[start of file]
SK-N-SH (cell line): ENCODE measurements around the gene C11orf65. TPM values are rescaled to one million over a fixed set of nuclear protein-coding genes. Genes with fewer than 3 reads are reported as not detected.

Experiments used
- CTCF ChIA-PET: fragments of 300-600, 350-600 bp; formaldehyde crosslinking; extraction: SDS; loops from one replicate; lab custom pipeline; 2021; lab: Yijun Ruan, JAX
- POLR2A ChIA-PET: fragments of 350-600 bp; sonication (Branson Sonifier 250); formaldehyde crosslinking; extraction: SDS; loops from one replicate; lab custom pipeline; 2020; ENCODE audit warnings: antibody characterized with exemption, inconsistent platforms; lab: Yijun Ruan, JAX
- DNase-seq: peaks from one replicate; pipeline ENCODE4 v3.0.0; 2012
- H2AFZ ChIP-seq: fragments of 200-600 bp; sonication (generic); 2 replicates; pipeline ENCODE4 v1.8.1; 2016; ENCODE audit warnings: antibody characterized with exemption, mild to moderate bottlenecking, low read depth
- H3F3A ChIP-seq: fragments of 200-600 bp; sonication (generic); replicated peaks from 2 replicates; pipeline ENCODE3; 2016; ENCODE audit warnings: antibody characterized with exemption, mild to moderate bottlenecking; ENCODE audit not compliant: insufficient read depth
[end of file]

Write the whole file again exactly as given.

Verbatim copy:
SK-N-SH (cell line): ENCODE measurements around the gene C11orf65. TPM values are rescaled to one million over a fixed set of nuclear protein-coding genes. Genes with fewer than 3 reads are reported as not detected.

Experiments used
- CTCF ChIA-PET: fragments of 300-600, 350-600 bp; formaldehyde crosslinking; extraction: SDS; loops from one replicate; lab custom pipeline; 2021; lab: Yijun Ruan, JAX
- POLR2A ChIA-PET: fragments of 350-600 bp; sonication (Branson Sonifier 250); formaldehyde crosslinking; extraction: SDS; loops from one replicate; lab custom pipeline; 2020; ENCODE audit warnings: antibody characterized with exemption, inconsistent platforms; lab: Yijun Ruan, JAX
- DNase-seq: peaks from one replicate; pipeline ENCODE4 v3.0.0; 2012
- H2AFZ ChIP-seq: fragments of 200-600 bp; sonication (generic); 2 replicates; pipeline ENCODE4 v1.8.1; 2016; ENCODE audit warnings: antibody characterized with exemption, mild to moderate bottlenecking, low read depth
- H3F3A ChIP-seq: fragments of 200-600 bp; sonication (generic); replicated peaks from 2 replicates; pipeline ENCODE3; 2016; ENCODE audit warnings: antibody characterized with exemption, mild to moderate bottlenecking; ENCODE audit not compliant: insufficient read depth